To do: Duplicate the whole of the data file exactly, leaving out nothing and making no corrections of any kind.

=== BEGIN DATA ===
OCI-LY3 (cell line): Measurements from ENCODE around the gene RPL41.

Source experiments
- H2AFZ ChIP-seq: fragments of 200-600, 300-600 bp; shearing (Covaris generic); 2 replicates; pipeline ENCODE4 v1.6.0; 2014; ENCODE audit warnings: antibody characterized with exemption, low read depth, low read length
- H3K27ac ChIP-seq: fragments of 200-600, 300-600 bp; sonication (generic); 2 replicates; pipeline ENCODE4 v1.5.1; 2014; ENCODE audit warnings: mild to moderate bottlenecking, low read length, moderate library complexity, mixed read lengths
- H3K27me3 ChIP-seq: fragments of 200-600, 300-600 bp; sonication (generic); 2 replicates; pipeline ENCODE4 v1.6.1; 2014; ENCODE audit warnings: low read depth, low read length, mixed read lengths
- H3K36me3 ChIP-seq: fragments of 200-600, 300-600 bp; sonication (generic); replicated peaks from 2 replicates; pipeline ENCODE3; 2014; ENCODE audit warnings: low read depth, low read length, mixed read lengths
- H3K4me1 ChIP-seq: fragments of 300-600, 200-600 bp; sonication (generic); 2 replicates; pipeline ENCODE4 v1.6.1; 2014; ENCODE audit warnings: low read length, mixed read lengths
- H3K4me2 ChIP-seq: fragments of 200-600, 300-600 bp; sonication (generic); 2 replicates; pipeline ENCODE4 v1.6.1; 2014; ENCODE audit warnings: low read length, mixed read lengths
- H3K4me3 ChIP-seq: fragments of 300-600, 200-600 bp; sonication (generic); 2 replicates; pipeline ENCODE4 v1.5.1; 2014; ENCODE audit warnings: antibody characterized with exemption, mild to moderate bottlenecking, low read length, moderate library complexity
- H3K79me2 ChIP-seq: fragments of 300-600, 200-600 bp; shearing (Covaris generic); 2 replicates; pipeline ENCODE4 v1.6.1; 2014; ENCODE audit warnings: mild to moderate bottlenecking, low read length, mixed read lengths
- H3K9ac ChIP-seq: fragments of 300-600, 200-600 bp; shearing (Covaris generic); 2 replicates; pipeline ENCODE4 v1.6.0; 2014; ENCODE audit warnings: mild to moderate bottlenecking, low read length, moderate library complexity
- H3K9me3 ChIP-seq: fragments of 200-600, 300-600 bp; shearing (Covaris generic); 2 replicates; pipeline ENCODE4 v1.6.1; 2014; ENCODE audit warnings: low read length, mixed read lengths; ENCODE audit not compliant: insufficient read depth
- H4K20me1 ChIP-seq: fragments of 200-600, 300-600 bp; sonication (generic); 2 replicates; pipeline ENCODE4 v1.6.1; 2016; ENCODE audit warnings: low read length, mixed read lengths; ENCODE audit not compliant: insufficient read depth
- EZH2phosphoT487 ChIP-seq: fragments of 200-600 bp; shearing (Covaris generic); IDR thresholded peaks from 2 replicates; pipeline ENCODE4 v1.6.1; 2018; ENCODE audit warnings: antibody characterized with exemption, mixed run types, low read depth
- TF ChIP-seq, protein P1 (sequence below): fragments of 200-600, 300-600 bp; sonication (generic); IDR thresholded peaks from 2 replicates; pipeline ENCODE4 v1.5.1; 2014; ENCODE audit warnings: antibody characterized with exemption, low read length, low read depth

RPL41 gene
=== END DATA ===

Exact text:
OCI-LY3 (cell line): Measurements from ENCODE around the gene RPL41.

Source experiments
- H2AFZ ChIP-seq: fragments of 200-600, 300-600 bp; shearing (Covaris generic); 2 replicates; pipeline ENCODE4 v1.6.0; 2014; ENCODE audit warnings: antibody characterized with exemption, low read depth, low read length
- H3K27ac ChIP-seq: fragments of 200-600, 300-600 bp; sonication (generic); 2 replicates; pipeline ENCODE4 v1.5.1; 2014; ENCODE audit warnings: mild to moderate bottlenecking, low read length, moderate library complexity, mixed read lengths
- H3K27me3 ChIP-seq: fragments of 200-600, 300-600 bp; sonication (generic); 2 replicates; pipeline ENCODE4 v1.6.1; 2014; ENCODE audit warnings: low read depth, low read length, mixed read lengths
- H3K36me3 ChIP-seq: fragments of 200-600, 300-600 bp; sonication (generic); replicated peaks from 2 replicates; pipeline ENCODE3; 2014; ENCODE audit warnings: low read depth, low read length, mixed read lengths
- H3K4me1 ChIP-seq: fragments of 300-600, 200-600 bp; sonication (generic); 2 replicates; pipeline ENCODE4 v1.6.1; 2014; ENCODE audit warnings: low read length, mixed read lengths
- H3K4me2 ChIP-seq: fragments of 200-600, 300-600 bp; sonication (generic); 2 replicates; pipeline ENCODE4 v1.6.1; 2014; ENCODE audit warnings: low read length, mixed read lengths
- H3K4me3 ChIP-seq: fragments of 300-600, 200-600 bp; sonication (generic); 2 replicates; pipeline ENCODE4 v1.5.1; 2014; ENCODE audit warnings: antibody characterized with exemption, mild to moderate bottlenecking, low read length, moderate library complexity
- H3K79me2 ChIP-seq: fragments of 300-600, 200-600 bp; shearing (Covaris generic); 2 replicates; pipeline ENCODE4 v1.6.1; 2014; ENCODE audit warnings: mild to moderate bottlenecking, low read length, mixed read lengths
- H3K9ac ChIP-seq: fragments of 300-600, 200-600 bp; shearing (Covaris generic); 2 replicates; pipeline ENCODE4 v1.6.0; 2014; ENCODE audit warnings: mild to moderate bottlenecking, low read length, moderate library complexity
- H3K9me3 ChIP-seq: fragments of 200-600, 300-600 bp; shearing (Covaris generic); 2 replicates; pipeline ENCODE4 v1.6.1; 2014; ENCODE audit warnings: low read length, mixed read lengths; ENCODE audit not compliant: insufficient read depth
- H4K20me1 ChIP-seq: fragments of 200-600, 300-600 bp; sonication (generic); 2 replicates; pipeline ENCODE4 v1.6.1; 2016; ENCODE audit warnings: low read length, mixed read lengths; ENCODE audit not compliant: insufficient read depth
- EZH2phosphoT487 ChIP-seq: fragments of 200-600 bp; shearing (Covaris generic); IDR thresholded peaks from 2 replicates; pipeline ENCODE4 v1.6.1; 2018; ENCODE audit warnings: antibody characterized with exemption, mixed run types, low read depth
- TF ChIP-seq, protein P1 (sequence below): fragments of 200-600, 300-600 bp; sonication (generic); IDR thresholded peaks from 2 replicates; pipeline ENCODE4 v1.5.1; 2014; ENCODE audit warnings: antibody characterized with exemption, low read length, low read depth

RPL41 gene